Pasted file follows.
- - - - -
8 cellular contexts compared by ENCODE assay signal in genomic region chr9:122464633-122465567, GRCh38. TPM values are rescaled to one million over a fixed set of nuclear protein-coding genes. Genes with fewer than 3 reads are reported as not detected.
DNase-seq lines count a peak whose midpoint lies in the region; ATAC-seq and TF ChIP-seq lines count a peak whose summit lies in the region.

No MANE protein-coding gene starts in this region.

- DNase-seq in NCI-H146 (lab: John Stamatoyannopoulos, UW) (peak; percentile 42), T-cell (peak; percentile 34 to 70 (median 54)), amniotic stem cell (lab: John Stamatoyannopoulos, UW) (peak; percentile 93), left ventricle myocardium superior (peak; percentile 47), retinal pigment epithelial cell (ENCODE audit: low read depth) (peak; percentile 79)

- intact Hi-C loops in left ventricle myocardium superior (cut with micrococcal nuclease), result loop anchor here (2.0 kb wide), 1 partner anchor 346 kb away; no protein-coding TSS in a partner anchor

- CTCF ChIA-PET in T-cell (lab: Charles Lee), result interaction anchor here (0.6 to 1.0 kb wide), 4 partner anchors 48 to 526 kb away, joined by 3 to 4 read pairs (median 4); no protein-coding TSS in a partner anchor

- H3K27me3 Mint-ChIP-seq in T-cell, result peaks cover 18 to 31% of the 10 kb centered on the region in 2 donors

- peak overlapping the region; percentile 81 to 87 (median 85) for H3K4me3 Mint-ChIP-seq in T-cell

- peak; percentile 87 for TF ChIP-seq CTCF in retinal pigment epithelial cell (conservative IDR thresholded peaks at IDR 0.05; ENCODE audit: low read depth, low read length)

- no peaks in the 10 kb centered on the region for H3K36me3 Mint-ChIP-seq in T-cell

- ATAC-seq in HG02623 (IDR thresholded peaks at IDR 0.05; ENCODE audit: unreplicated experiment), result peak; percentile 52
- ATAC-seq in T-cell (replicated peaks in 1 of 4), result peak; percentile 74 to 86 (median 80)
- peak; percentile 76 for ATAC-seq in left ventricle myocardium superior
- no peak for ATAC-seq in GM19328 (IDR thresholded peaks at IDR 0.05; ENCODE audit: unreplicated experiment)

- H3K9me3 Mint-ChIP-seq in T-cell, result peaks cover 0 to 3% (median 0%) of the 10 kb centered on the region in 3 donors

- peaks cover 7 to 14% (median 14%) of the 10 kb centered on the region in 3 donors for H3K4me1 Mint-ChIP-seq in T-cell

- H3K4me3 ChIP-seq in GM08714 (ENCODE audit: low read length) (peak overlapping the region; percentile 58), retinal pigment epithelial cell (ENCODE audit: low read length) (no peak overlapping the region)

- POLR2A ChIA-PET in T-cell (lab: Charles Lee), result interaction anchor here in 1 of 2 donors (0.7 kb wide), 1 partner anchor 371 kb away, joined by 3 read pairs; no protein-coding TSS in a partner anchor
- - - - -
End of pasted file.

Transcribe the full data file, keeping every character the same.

8 cellular contexts compared by ENCODE assay signal in genomic region chr9:122464633-122465567, GRCh38. TPM values are rescaled to one million over a fixed set of nuclear protein-coding genes. Genes with fewer than 3 reads are reported as not detected.
DNase-seq lines count a peak whose midpoint lies in the region; ATAC-seq and TF ChIP-seq lines count a peak whose summit lies in the region.

No MANE protein-coding gene starts in this region.

- DNase-seq in NCI-H146 (lab: John Stamatoyannopoulos, UW) (peak; percentile 42), T-cell (peak; percentile 34 to 70 (median 54)), amniotic stem cell (lab: John Stamatoyannopoulos, UW) (peak; percentile 93), left ventricle myocardium superior (peak; percentile 47), retinal pigment epithelial cell (ENCODE audit: low read depth) (peak; percentile 79)

- intact Hi-C loops in left ventricle myocardium superior (cut with micrococcal nuclease), result loop anchor here (2.0 kb wide), 1 partner anchor 346 kb away; no protein-coding TSS in a partner anchor

- CTCF ChIA-PET in T-cell (lab: Charles Lee), result interaction anchor here (0.6 to 1.0 kb wide), 4 partner anchors 48 to 526 kb away, joined by 3 to 4 read pairs (median 4); no protein-coding TSS in a partner anchor

- H3K27me3 Mint-ChIP-seq in T-cell, result peaks cover 18 to 31% of the 10 kb centered on the region in 2 donors

- peak overlapping the region; percentile 81 to 87 (median 85) for H3K4me3 Mint-ChIP-seq in T-cell

- peak; percentile 87 for TF ChIP-seq CTCF in retinal pigment epithelial cell (conservative IDR thresholded peaks at IDR 0.05; ENCODE audit: low read depth, low read length)

- no peaks in the 10 kb centered on the region for H3K36me3 Mint-ChIP-seq in T-cell

- ATAC-seq in HG02623 (IDR thresholded peaks at IDR 0.05; ENCODE audit: unreplicated experiment), result peak; percentile 52
- ATAC-seq in T-cell (replicated peaks in 1 of 4), result peak; percentile 74 to 86 (median 80)
- peak; percentile 76 for ATAC-seq in left ventricle myocardium superior
- no peak for ATAC-seq in GM19328 (IDR thresholded peaks at IDR 0.05; ENCODE audit: unreplicated experiment)

- H3K9me3 Mint-ChIP-seq in T-cell, result peaks cover 0 to 3% (median 0%) of the 10 kb centered on the region in 3 donors

- peaks cover 7 to 14% (median 14%) of the 10 kb centered on the region in 3 donors for H3K4me1 Mint-ChIP-seq in T-cell

- H3K4me3 ChIP-seq in GM08714 (ENCODE audit: low read length) (peak overlapping the region; percentile 58), retinal pigment epithelial cell (ENCODE audit: low read length) (no peak overlapping the region)

- POLR2A ChIA-PET in T-cell (lab: Charles Lee), result interaction anchor here in 1 of 2 donors (0.7 kb wide), 1 partner anchor 371 kb away, joined by 3 read pairs; no protein-coding TSS in a partner anchor